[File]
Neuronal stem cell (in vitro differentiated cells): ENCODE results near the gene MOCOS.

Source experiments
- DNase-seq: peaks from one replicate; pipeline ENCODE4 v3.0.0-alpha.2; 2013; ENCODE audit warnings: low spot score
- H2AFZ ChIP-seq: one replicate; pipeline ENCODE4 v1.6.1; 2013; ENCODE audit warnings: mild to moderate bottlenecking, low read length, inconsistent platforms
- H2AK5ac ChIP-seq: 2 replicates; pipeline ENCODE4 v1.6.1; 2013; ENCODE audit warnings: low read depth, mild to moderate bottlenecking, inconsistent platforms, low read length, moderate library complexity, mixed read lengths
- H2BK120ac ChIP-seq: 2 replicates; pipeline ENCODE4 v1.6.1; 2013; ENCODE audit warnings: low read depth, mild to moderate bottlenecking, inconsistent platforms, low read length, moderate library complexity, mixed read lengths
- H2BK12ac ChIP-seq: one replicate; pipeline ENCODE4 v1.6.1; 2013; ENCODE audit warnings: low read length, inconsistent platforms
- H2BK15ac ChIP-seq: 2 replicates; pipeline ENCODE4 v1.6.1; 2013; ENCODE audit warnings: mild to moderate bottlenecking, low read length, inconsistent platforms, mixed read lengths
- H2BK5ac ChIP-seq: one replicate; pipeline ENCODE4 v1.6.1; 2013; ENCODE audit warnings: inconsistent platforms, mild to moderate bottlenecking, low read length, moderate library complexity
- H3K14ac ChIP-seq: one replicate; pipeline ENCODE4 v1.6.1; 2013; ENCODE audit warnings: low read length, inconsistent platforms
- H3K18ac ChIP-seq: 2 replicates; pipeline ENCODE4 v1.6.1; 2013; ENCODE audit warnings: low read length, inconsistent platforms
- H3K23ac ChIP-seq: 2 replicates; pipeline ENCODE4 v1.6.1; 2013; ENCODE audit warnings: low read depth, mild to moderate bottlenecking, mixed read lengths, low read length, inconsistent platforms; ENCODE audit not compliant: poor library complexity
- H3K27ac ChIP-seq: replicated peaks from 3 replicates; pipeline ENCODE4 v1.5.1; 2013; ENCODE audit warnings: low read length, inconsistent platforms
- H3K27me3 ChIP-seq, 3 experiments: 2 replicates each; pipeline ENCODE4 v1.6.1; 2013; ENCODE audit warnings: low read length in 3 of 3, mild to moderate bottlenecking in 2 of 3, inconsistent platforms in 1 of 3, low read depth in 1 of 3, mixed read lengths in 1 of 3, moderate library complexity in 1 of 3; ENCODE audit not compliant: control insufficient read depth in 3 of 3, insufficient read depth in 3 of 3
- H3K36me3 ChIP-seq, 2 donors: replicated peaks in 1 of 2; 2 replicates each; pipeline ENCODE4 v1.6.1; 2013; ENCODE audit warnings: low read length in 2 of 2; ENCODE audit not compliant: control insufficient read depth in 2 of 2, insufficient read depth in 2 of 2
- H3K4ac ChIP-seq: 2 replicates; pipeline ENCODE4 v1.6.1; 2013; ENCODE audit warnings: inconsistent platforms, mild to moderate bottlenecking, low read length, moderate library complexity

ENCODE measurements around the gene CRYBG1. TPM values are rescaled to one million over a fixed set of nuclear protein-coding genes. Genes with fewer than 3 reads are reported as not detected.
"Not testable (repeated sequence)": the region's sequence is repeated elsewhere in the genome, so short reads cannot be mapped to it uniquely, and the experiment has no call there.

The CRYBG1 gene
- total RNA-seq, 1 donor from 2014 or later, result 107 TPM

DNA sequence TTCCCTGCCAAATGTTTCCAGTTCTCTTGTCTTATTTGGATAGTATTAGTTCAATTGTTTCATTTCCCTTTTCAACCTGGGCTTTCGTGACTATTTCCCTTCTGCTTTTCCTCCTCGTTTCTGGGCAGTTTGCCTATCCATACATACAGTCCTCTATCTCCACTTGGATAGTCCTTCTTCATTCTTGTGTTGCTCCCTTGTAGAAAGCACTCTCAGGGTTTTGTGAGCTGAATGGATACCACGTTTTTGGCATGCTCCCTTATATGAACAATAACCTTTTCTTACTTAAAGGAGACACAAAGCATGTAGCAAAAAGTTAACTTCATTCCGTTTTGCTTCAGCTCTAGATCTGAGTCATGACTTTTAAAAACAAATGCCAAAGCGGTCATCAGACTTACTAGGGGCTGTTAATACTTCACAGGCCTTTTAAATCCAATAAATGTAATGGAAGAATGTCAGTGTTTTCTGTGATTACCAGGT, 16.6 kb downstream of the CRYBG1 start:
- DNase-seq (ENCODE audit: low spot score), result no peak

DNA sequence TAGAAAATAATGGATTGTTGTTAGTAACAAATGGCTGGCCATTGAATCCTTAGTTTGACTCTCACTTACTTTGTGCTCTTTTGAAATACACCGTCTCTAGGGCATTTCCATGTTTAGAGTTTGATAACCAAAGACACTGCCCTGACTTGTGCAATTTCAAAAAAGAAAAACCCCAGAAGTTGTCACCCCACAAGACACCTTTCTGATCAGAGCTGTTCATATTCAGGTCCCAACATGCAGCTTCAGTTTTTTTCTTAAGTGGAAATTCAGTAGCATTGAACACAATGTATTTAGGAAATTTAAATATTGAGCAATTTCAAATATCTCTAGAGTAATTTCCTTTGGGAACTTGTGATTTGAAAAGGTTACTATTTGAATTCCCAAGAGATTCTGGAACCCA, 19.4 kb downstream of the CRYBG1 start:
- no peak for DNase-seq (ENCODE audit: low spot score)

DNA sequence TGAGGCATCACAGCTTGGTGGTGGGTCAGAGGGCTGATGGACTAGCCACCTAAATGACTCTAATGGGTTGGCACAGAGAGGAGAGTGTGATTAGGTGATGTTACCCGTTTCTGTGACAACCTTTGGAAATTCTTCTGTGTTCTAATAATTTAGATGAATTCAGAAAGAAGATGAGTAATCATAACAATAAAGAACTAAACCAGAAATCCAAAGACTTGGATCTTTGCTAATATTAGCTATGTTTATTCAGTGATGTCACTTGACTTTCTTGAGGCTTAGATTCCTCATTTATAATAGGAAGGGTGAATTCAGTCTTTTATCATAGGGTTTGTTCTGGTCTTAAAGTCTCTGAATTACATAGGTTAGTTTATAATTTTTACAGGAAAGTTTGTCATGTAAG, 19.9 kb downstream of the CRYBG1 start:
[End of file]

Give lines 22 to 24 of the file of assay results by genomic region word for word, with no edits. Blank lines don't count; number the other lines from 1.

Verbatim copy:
- DNase-seq (ENCODE audit: low spot score), result no peak

DNA sequence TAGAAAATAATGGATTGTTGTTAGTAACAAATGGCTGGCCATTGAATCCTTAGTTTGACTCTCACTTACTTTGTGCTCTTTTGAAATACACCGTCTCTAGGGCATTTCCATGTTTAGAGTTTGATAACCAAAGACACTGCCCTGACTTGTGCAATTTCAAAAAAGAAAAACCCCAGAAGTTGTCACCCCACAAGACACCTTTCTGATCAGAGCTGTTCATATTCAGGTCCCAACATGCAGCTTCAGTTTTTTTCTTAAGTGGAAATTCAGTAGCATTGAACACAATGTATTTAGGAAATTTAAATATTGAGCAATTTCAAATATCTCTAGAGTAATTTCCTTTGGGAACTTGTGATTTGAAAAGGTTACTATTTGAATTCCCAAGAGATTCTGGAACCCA, 19.4 kb downstream of the CRYBG1 start:
- no peak for DNase-seq (ENCODE audit: low spot score)